SGA Senate approves 2025 fiscal budget


On Monday, April 22, at The SGA’s senate meeting, Rowan’s clubs voted to approve the fiscal year 2025 budget. 

The Student Government Association (SGA) released the 2025 budget on Saturday, April 20. Many clubs faced budget cuts this year that raised concern amongst students, while other clubs saw significant budget increases.

Finalized by the Student Financial Control Board and reviewed by the SGA executive committee, the budget is presented every year at the end of the spring semester to be voted on. The budget is determined by a budget hearing held before the senate meeting. This allows clubs to ask for the amount of money they need to operate in the upcoming school year. 

Held in the Chamberlain Student Center Eynon Ballroom, this year’s senate meeting opened with a call to order by President Brianna Reagan. The meeting went over executive announcements, unfinished business, and new business, and ended by opening the mic for student concerns. 

Under new business, the Senate voted on several matters including a vote on chartering new clubs. The Senate voted to charter all three petitioning clubs: Respiratory Therapy Club, Emerging Business Leaders Association, and Rowan Epic Movement. 

Next up, the SGA held a vote on the much-anticipated Fiscal year 2025 budget. The SGA’s financial control board proposed to cut several clubs’ budgets, including cutting The Whit’s by 35%. This was the hot-button topic of the night, which caused much discourse amongst voting members and attendees alike. 

SGA Chief Financial Officer Kavin Haldo went over the budget. 

“The first thing, how does the SGA actually get its money? During the spring semester, the budget office makes a prediction on next year’s enrollment, and based off of that prediction every student pays a student government fee every semester, which is $91 dollars and tax. All of that gets piled up together and split up between Rowan After Hours and SGA,” said Haldo. “SGA actually only gets about $40 to $50 of the $91.”

The SGA then subtracts money from the budget for things like their operating costs, Proflink, and staff pay. The remaining money goes to the more than 160 student clubs and organizations on campus and homecoming. Haldo made sure to mention that no clubs are entitled to funds. 

Then, Haldo went over the budget reductions for this year.

“Not great [he budget reductions]. We[SGA] had to make some pretty drastic changes…3.13%,” said Haldo.

Before the vote, Reagan opened the mic for questions. One club senator asked the SGA why they proposed to decrease the Whit’s budget from $31,000 to $20,000. 

“I know that it’s incredibly disappointing to see a budget decrease and just automatically internalize that and feel like we are coming after you, but I just want to assure you that it is truly nothing personal,” said Haldo.

One of the main reasons for the budget cut decision was the amount of leftover copies of the paper every week. The SGA decided this number was significant enough to cut The Whit’s printing costs.

After a question was asked about the process of amending the budget, SGA advisor Drew Tinnin explained the process at length.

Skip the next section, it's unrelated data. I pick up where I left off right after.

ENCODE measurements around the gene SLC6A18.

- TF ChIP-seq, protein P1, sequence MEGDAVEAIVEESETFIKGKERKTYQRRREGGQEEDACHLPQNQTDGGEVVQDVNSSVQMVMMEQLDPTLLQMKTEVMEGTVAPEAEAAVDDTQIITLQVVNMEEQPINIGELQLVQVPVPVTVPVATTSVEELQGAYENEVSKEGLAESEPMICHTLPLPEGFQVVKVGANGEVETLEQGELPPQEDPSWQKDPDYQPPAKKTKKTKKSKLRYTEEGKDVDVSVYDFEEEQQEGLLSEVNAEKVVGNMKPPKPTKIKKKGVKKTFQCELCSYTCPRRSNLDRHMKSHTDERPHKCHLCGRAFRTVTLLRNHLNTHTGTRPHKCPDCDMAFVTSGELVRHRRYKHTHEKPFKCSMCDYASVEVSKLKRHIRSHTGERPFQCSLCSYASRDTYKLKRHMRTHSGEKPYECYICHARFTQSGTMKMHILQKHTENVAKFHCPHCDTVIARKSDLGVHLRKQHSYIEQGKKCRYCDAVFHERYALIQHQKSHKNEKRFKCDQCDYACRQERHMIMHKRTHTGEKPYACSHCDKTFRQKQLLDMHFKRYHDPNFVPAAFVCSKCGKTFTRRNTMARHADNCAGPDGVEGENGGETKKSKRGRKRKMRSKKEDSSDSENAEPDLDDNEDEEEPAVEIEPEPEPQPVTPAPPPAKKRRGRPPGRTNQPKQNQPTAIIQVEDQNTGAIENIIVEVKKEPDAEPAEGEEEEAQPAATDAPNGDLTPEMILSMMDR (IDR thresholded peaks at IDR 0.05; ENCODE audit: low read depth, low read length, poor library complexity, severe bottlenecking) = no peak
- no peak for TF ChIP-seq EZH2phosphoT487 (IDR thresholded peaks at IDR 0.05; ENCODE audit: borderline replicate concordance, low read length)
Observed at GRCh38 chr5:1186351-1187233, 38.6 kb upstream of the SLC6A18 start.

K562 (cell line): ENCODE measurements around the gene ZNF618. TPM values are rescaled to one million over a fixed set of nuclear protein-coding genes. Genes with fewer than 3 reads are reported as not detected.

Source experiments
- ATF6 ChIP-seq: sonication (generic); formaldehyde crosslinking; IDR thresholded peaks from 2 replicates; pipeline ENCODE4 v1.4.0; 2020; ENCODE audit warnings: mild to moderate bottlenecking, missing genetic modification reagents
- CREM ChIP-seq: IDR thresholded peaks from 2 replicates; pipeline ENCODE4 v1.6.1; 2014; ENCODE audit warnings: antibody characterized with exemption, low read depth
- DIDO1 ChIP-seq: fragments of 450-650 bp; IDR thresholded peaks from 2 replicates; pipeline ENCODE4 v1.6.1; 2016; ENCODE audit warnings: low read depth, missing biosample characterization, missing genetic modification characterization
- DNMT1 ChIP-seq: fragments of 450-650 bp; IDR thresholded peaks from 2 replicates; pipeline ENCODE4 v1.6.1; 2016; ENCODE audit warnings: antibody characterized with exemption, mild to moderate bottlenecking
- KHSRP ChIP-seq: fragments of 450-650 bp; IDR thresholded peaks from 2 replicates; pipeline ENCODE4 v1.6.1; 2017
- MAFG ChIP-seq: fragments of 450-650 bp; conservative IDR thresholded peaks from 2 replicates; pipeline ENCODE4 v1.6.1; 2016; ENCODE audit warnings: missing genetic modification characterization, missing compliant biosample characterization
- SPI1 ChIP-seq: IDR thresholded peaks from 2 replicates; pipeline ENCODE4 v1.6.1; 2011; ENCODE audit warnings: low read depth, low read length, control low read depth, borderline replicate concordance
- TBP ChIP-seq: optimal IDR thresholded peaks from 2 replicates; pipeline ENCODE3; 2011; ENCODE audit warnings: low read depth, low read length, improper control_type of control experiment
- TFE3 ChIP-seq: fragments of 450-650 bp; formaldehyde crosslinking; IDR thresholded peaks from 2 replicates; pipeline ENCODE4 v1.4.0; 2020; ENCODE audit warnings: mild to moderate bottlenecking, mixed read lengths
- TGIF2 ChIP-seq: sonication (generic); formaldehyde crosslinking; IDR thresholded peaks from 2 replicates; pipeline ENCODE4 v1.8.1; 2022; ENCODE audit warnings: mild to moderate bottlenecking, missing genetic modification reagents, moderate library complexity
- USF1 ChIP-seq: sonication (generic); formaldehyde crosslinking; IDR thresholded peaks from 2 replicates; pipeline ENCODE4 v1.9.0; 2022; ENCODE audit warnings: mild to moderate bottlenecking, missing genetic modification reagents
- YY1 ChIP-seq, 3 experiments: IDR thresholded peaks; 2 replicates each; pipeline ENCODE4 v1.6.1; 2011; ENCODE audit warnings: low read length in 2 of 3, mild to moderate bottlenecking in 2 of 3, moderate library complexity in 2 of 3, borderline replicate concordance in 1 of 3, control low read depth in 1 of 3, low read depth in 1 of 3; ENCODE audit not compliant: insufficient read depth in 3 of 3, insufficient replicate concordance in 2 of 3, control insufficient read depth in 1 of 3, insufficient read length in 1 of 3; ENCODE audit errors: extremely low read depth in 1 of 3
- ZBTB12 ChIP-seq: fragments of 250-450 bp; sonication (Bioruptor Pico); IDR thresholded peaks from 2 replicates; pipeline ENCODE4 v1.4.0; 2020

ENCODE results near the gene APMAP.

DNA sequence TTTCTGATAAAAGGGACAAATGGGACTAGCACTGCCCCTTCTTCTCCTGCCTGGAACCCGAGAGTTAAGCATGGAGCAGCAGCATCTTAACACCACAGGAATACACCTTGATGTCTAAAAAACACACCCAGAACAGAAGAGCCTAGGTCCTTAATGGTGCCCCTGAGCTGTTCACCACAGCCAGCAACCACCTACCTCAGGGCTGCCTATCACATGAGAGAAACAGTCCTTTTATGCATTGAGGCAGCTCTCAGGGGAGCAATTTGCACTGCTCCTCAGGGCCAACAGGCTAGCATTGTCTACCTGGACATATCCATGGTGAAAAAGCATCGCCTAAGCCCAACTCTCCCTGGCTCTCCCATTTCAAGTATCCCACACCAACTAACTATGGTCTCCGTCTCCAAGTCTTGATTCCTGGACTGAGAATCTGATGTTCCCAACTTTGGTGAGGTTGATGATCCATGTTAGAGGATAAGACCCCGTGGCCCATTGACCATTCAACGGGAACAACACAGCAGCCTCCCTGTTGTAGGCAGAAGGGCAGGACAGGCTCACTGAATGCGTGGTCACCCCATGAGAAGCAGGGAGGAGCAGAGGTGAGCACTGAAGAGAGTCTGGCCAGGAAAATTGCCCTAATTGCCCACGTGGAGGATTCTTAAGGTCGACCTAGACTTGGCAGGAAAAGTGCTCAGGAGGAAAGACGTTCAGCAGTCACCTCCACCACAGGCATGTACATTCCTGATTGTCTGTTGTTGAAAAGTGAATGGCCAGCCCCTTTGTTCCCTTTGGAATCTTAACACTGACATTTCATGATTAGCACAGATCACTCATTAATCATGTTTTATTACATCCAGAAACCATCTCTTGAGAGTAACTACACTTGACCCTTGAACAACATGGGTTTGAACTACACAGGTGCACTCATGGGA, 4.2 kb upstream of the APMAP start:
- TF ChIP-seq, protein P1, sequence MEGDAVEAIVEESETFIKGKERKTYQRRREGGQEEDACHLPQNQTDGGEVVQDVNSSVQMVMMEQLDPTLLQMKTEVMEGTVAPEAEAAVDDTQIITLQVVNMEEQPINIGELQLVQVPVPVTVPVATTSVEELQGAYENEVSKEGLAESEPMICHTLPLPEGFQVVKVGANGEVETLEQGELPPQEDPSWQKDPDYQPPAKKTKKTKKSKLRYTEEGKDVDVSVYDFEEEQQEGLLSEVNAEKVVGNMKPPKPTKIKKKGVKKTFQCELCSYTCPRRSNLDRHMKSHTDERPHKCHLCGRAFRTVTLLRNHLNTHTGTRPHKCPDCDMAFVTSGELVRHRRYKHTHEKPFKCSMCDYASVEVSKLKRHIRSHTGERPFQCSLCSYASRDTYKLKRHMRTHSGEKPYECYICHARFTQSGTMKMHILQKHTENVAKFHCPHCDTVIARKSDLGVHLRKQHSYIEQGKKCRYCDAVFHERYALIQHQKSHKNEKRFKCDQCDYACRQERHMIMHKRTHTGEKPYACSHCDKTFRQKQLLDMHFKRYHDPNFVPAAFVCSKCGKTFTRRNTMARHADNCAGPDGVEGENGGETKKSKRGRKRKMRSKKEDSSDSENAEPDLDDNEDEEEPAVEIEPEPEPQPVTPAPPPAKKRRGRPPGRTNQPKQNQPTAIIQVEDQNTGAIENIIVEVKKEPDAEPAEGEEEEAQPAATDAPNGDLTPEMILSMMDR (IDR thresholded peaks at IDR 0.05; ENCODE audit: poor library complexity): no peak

“It has to be a balanced budget. You would have to take money from somewhere and move it somewhere else line by line,” said Tinnin, “If by the end of the night the budget is rejected or we[SGA] don’t come to a budget decision, the budget is determined by an advisory committee of myself, Kavin and Bri [Brianna]. If you would like us to decide your budget, I would rather have you all decide your budget.”

After the questioning and several points of clarification, the Senate voted quickly to approve the budget.

After the Senate voted to approve the 2025 budget, Reagan switched gears and the meeting opened up the mic for various student concerns. The first student in line was Whit Editor-in-Chief Victoria McGivern, who voiced her concerns over the budget cut. 

“I understand that SGA saw a 3% cut in its budget, but that should have been shared relatively equally across all organizations, not disproportionately dumped on the campus’s only student newspaper in the form of a shocking 35% slash,” said McGivern. “SGA’s job is to allocate funding, not to manage the budgets of organizations.” 

The line of students wishing to voice concerns started to grow at this point, and before she could finish, McGivern was cut off due to her going over her allocated speaking time. Reagan was also cut off by a Senator in the audience who stood up and called to defund The Whit entirely and spread their funds throughout the different clubs. This comment provoked much emotion throughout the room, including both laughter and outrage. 

Among students who voiced their concerns were several Whit editors, including News Editor, Madison Miller. Miller spoke to clarify the importance of a print newspaper and the problems facing the way students get information.

“The biggest reason why I believe that a hard physical copy of the Whit is necessary is due to the rise in AI and social media. While one could argue that the digital landscape is growing exponentially, this leads to carefully curated, specifically targeted content pushed to each person’s phone,” said Miller. 

In the end, the Senate voted to approve the budget, and it will go into effect for all clubs for the Fall 2024 semester. 

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  1. “Reagan was also cut off by a Senator in the audience who stood up and called to defund The Whit entirely and spread their funds throughout the different clubs.”

    If you’re going to report on facts, at least attempt to get them right. The Senator’s amendment was to remove the Whit’s entire printing budget, not your entire budget. Honestly this organization is a mess and your reporting leaves so much to be desired.